chemo sensory


Vandellia is a genus of catfishes (order Siluriformes) of the family Trichomycteridae. It includes three species, V. beccarii, V. cirrhosa, and V. sanguinea. Vandellia is the most well-known genus of parasitic catfishes also known as candiru, known for their peculiar habit of entering the human urethra.


V. beccarii originates from the Orinoco River basin and rivers of Guyana. V. cirrhosa is distributed in the Amazon River basin. V. sanguinea inhabits the Amazon, Orinoco, and Essequibo River basins.


V. beccarii can be distinguished from other vandelliines by its square or slightly emarginate caudal fin and the colour pattern of two dark bands extending from the dorsal fin and the anal fin and converging onto the caudal fin. V. sanguinea may grow to 5.3 centimetres (2.1 in) SL. V. cirrhosa grows up to 17.0 cm (6.7 in) SL.


These species are hematophagous (consume blood) parasites, like all other members of the subfamily Vandelliinae. V. cirrhosa uses visual and chemo-sensory orientation to find potential hosts. It is active both during the daytime and nighttime while foraging. V. cirrhosa enters the gill chambers of larger fish to suck blood. It bites mostly at the ventral or dorsal aorta arteries, and the blood is pumped into its gut by the host's blood pressure; it does not need any special sucking or pumping mechanism to quickly engorge itself with blood, but simply uses its needle-like teeth to make an incision in an artery. V. cirrhosa is able to engorge itself enormously; the ingested blood is visible through the swollen belly. Some kind of valve or sphincter is likely present to prevent reflux of ingested blood. The time required to engorge itself with blood and leave the host’s gill chamber ranges from 30–145 seconds. Some host fish species (Colossoma macropomum) are able to hamper the attacks of V. cirrhosa by pressing the fish under the membranous gill-cover flap, or by using its pectoral fin to press it against the flank or to sweep it from the gill-cover edge. V. cirrhosa has been known to enter the urethra of humans urinating under water; presumably it mistakes the urea for water exhausted from gills.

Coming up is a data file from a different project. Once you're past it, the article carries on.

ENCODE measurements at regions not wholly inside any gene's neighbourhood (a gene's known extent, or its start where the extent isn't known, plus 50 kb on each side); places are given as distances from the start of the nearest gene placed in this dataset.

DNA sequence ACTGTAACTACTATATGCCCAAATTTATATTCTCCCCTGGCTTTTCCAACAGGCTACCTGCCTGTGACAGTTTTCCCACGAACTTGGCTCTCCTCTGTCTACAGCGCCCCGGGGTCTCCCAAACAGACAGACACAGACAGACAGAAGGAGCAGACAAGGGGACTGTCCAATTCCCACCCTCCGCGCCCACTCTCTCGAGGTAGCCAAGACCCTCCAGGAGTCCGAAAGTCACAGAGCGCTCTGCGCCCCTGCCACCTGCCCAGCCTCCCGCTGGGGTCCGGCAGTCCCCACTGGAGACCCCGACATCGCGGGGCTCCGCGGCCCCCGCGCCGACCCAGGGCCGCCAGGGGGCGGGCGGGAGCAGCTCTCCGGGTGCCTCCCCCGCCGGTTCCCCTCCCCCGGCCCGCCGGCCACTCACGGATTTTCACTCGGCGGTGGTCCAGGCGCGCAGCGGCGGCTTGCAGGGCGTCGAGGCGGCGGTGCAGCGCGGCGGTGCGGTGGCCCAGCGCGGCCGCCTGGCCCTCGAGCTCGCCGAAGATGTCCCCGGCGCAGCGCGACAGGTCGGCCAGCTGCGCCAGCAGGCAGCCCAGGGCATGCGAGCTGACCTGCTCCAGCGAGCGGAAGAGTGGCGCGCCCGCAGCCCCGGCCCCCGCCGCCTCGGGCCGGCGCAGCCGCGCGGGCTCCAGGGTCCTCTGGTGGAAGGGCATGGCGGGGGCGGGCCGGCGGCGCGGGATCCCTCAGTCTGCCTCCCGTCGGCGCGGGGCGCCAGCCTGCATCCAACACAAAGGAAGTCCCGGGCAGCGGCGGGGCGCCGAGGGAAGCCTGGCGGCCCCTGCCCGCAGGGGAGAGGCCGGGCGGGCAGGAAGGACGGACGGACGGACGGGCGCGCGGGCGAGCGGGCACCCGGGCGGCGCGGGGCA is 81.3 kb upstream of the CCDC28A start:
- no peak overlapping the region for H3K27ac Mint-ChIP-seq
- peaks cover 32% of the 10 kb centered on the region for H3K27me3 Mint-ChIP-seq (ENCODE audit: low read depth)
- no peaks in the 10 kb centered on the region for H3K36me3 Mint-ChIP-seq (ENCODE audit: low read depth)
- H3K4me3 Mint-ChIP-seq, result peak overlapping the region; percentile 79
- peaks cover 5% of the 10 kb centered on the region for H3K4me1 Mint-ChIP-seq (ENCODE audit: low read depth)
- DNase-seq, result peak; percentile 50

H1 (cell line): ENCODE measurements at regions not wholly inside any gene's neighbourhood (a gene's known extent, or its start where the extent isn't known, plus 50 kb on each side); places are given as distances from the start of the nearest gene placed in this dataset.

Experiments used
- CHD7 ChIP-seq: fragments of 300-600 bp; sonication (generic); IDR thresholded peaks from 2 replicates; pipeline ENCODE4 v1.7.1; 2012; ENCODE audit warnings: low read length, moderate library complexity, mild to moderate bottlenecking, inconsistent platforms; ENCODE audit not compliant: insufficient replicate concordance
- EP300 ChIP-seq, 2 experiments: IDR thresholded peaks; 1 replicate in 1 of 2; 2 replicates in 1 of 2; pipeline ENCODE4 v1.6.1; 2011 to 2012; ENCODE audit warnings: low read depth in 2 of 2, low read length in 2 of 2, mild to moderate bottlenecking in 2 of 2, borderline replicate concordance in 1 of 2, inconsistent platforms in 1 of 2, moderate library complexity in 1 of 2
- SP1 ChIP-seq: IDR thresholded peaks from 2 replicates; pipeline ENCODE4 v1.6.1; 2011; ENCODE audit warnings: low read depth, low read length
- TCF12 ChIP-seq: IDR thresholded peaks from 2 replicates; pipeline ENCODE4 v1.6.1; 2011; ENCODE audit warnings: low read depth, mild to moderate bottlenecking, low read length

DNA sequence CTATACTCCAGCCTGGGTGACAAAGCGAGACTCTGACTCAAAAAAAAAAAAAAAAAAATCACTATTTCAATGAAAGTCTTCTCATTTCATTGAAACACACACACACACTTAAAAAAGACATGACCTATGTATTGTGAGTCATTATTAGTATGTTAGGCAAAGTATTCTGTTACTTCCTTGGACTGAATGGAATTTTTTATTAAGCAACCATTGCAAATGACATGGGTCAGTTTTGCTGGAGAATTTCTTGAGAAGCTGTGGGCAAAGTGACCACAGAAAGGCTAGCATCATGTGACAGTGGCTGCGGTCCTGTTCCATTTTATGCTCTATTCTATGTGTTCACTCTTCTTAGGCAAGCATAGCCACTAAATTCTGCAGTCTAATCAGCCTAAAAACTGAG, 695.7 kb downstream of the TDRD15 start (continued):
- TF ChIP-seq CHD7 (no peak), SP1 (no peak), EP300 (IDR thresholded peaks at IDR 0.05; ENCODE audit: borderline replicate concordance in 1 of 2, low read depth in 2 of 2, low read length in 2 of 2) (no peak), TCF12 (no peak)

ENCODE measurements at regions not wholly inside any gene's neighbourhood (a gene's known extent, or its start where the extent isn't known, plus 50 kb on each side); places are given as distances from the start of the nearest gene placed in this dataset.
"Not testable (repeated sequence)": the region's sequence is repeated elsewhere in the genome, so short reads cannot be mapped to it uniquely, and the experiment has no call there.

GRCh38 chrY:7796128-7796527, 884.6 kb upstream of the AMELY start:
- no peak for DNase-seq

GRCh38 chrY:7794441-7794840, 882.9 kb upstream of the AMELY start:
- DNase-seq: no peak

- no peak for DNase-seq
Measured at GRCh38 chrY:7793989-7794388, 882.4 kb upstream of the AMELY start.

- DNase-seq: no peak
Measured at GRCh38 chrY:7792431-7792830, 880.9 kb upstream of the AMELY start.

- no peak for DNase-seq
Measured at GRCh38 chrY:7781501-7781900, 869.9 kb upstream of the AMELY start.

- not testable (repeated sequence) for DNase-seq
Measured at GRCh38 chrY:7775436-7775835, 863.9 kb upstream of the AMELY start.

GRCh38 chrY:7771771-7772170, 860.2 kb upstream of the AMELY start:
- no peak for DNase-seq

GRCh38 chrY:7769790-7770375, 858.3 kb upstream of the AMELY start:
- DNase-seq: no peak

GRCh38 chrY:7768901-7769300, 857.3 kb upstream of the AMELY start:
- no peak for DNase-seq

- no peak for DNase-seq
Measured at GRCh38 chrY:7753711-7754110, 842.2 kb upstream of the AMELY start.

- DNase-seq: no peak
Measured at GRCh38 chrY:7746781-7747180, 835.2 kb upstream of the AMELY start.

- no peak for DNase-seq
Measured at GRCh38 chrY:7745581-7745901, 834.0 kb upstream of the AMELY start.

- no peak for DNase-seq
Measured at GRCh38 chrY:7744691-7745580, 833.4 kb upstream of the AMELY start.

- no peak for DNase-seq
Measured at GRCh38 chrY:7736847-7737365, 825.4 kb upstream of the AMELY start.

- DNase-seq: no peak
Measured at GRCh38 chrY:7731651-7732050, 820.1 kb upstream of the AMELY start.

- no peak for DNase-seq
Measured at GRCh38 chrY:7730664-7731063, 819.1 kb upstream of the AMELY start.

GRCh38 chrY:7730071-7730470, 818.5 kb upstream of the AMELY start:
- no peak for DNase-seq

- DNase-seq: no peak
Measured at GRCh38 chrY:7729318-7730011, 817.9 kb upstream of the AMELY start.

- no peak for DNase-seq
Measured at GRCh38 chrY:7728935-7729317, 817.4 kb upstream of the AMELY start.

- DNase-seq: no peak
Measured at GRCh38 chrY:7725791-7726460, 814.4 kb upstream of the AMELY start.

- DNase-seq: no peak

When inactive, V. cirrhosa burrows in sandy or soft, muddy bottoms. V. beccarii has been captured free-swimming.


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